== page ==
With a terrible shock the chute opened. Blood spurted from ray mouth and nose, and I felt like a-giant hand had torn me in two. I saw tilizer, and any ground that had the germs ori it would grow dis EXAM DATES SET Garner County Supt. Charles S. Whitney announces that examinations for uniform county certificates will be held at the courthouse in Garner Oct.

25, 26 and 27, beginning at 8 o'clock p. m. It would take 225 years for a normal student to complete the 2,470 courses offered by the Pennsylvania State college. eased vegetables. They evidently ate some infected vegetables.

They were thin, losing between 40 and eral years before enlisting. Movie Plan. Given Okay mandy and Brittany are cider and apple brandy. The New Flat Top 50 pounds. This was due partly from dysentery, partly to 1 periods with no food whatsoever, and partly because of the nervous strain they were under, walking, and trying to keep away from the Joice The Joice Independent school received a double A prior ity to put in a movie system with Germans.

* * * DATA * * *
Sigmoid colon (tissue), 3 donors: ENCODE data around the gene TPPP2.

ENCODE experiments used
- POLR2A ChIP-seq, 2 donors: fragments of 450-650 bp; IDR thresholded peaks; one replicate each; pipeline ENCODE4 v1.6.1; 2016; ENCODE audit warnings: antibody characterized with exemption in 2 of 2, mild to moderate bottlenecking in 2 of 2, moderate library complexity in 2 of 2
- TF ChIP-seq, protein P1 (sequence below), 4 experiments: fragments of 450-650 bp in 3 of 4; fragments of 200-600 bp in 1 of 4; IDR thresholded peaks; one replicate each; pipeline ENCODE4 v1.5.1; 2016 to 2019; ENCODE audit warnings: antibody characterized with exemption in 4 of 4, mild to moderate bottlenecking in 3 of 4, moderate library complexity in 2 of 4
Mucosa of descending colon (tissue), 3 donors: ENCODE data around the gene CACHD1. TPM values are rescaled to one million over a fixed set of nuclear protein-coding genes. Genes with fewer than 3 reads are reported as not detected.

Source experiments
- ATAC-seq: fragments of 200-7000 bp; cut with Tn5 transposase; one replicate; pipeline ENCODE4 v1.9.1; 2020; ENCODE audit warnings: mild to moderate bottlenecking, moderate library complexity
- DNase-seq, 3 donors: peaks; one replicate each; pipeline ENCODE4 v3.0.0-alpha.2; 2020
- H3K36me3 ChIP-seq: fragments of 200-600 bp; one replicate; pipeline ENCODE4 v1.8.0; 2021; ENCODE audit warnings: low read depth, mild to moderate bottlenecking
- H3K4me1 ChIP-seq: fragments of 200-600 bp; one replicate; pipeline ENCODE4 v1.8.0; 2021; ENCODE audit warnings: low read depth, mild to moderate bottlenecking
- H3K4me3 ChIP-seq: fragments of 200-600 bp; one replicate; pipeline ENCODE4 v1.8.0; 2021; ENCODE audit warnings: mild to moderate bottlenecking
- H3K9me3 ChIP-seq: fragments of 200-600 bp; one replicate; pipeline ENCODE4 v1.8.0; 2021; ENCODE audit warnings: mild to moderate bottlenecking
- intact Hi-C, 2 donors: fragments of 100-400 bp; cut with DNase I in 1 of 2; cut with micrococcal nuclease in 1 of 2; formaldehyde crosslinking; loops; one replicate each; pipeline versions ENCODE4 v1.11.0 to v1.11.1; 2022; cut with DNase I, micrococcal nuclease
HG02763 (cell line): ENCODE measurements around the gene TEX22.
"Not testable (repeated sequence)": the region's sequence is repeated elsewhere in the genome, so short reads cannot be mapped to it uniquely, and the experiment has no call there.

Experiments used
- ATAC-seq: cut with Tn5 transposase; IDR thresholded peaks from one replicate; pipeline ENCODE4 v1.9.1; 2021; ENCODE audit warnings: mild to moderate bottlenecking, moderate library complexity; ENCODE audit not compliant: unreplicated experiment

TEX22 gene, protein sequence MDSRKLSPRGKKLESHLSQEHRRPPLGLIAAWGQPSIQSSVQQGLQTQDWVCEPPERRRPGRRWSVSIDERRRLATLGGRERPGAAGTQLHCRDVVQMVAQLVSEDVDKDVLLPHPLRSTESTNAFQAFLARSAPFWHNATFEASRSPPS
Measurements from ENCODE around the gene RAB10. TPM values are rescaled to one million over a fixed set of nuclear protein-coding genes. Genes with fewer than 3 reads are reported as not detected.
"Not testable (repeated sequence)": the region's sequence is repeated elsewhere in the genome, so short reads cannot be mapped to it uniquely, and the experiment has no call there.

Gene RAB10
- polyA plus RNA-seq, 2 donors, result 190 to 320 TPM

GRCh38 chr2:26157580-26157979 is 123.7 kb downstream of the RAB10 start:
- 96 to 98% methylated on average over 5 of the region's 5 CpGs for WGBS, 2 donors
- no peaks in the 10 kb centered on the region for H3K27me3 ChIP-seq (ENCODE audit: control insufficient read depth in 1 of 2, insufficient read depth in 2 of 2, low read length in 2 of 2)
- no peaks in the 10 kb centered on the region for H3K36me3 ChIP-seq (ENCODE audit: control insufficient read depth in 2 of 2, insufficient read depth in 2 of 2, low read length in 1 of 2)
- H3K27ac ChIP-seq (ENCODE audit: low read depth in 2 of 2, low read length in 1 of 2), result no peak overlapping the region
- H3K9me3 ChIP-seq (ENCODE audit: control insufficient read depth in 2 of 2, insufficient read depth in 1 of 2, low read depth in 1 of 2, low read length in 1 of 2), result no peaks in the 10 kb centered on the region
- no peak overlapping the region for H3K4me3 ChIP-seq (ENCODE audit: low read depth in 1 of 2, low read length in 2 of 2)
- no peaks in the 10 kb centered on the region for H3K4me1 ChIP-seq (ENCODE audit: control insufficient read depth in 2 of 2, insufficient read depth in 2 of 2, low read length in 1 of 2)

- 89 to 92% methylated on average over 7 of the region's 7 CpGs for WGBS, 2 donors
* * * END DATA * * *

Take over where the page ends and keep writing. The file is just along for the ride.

a public address, plus screen and David wore out one pair of G. shoes, walking over and around lit microphone. The cost will be over $500. Each class of the high school has been the At one time they were so close to being captured, that the heel was shot off of Lt. llelfrich's boot.

assigned to raise a quota toward paying for it. The seniors begin Saturday with bake sales at the local stores. The new system is Mrs. Fisher, daughter of Mr. and Mrs.

George Schrader, of Orchard, rj hti mil -v expected to be here before Christ' mas. M. A. Wehrle is superintendent. was with Lt.

Fisher throughout most of his training. She has been the plane explode upon hitting the ground. This all took place in seconds. I looked up once, looked down, and then out loud prayed. I was going to land not far from the plane.